Found in 8 comments on Hacker News
au750 · 2019-09-09 · Original thread

If you want to be a generalist, you may want to learn things which are useful independently of the programming language.

Some books that would qualify in my opinion (as examples):

- Code Complete: A Practical Handbook of Software Construction, Second Edition by Steve McConnell

- Facts and Fallacies of Software Engineering by Robert L. Glass

Learning the different approches taken by multiple programming languages is certainly useful. It may not be that much relevant which language it is unless you want a job specifically in that language.

I can't speak for Google but I guess it is more relevant how familiar you are with software development practices and general knowledge about architecture, design, testing, algorithms to name a few than a specific language.

AdieuToLogic · 2016-04-21 · Original thread

  and how do you know the others solutions
  are really secure? Linux is going to get
  the most eyes, critics, scrutiny on this
  because is way more widely used ...
This is commonly known as the "given enough eyeballs" fallacy[1]. While it might help when more people have an opportunity to review security critical subsystems, a given OS' popularity certainly does not guarantee this. Heartbleed[2] is often cited as an exemplar for this very situation.

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niHiggim · 2016-03-16 · Original thread
Facts and Fallacies of Software Engineering ( It may be starting to get a little dated, so it's hard to say that all the referenced research is still applicable in the same way. But it's a good antidote to a common problem everywhere I've worked: the idea that our team is in some way special or unique in a way that implies reasonable standards of software engineering practice don't apply. It's almost always part of a rationalization cycle that justifies the way things have always been done or some kind of Taylorist management practice.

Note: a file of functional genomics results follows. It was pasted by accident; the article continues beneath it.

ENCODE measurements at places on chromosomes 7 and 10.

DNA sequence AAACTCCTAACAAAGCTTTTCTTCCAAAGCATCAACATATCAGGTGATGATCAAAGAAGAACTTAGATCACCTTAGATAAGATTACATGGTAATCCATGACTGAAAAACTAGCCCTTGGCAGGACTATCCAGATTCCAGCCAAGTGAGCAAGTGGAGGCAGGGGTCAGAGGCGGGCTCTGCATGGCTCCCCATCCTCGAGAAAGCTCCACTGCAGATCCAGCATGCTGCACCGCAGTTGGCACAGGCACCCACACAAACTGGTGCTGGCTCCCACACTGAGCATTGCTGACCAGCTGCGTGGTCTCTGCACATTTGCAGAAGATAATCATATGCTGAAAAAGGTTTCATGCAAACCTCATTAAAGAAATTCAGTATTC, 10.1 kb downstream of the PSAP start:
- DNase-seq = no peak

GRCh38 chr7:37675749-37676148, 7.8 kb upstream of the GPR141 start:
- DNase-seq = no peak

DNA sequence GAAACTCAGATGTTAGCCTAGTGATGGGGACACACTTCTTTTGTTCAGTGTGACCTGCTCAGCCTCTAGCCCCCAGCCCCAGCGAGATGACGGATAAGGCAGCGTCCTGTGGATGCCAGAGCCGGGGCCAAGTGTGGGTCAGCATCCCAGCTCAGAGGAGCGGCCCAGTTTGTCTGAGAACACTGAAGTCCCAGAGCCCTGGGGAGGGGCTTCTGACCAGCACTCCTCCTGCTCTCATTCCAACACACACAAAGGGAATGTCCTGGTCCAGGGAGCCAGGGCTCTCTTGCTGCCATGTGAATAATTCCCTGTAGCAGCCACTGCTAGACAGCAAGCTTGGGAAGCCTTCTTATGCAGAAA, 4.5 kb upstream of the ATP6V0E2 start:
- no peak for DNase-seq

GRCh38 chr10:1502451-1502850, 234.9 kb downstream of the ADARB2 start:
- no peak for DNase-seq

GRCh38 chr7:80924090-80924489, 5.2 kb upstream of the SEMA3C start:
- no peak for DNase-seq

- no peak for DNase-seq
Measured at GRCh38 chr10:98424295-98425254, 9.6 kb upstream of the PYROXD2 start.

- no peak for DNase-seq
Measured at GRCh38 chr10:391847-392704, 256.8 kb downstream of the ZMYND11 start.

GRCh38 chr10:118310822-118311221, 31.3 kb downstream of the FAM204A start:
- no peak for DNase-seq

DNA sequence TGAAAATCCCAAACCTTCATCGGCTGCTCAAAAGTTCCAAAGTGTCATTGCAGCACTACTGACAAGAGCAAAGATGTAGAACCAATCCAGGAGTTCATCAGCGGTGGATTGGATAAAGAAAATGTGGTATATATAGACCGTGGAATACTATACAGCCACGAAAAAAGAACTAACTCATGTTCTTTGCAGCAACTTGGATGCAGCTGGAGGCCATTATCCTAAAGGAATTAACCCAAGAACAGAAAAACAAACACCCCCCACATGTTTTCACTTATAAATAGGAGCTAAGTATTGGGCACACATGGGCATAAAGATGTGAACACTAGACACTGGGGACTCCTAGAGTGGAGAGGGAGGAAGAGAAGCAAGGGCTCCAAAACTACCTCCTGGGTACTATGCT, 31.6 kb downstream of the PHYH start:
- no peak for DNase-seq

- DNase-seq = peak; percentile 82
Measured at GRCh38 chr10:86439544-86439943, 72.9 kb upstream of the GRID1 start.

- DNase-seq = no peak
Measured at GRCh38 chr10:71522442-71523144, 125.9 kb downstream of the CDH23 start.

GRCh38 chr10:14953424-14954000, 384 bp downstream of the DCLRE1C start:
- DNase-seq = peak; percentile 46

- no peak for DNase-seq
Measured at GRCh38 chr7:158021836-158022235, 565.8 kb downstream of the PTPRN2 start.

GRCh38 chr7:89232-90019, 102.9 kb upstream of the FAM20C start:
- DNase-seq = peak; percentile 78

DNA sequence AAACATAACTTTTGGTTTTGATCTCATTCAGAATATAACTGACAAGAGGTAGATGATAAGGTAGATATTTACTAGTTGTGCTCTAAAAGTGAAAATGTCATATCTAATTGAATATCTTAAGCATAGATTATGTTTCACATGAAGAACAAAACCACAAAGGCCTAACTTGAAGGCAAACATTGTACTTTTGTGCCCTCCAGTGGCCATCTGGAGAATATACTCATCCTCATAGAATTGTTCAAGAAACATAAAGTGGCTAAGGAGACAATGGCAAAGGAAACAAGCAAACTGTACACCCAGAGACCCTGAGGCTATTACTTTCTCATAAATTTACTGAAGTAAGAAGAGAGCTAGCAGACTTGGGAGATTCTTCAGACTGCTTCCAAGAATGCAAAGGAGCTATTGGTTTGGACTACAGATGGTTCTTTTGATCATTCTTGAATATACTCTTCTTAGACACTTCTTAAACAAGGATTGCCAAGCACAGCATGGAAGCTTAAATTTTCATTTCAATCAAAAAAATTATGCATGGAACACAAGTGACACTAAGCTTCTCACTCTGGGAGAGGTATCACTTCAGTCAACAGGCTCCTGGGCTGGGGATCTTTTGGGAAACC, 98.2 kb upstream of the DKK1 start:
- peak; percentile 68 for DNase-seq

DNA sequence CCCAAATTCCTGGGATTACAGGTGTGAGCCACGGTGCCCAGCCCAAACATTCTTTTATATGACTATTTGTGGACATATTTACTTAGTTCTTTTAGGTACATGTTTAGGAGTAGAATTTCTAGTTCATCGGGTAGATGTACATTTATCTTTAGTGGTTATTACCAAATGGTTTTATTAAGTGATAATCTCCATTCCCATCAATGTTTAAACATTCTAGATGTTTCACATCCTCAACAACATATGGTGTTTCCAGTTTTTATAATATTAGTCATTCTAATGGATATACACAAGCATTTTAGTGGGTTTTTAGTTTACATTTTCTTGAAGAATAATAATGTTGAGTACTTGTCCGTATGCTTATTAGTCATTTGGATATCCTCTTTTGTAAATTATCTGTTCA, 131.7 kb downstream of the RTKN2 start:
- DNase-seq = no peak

No wonder I had a hard time finding that Glass book in Google, it's Robert Glass, not Phillip.
spenrose · 2011-11-09 · Original thread
Greg Wilson did a book, which I did not enjoy, on this topic: and a slideshow, which I recommend: .

My take is that there is much to learn from science about how to evaluate propositions regarding software engineering (most, but not all, of them are unsupported) but few new useful ideas.

Another reference along these lines:

DTrejo · 2010-08-16 · Original thread
Also, make sure to read tons about how programmers feel about business guys / managers, and figure out how not to be like those people. There's tons of advice out there, and there may even be some good advice in the most offensive rants. Read those rants, feel the pain of those programmers, and see the opportunity to improve yourself so you don't inflict similar pain.

Some possibly helpful resources which you may have already seen: (right sidebar has a ton of articles)

btilly · 2009-12-23 · Original thread
Never meaningfully demonstrated? Have you tried to verify the claim?

Go read Peopleware. You will find described very carefully set up coding comparisons that routinely found a factor of 10 productivity difference between different experienced programmers on the same task, and also a discussion of what organizational factors lead to those productivity differences.

There is other research on the topic as well. For instance cites "individual differences" research that found a 30 fold difference between mediocre programmers and the top programmers. That article is supposed to be a distillation of so I'd look there if you want citations into how that research was done and what exactly they found.

A lot of these come from Glass's excellent book "Facts and Fallacies of Software Engineering":

It's quite concise (224 pages), but it's chock full of quite excellent advice. Each one of these points (and many others) is fleshed out in a separate chapter that gives a good deal of background, clarification, and supporting evidence.

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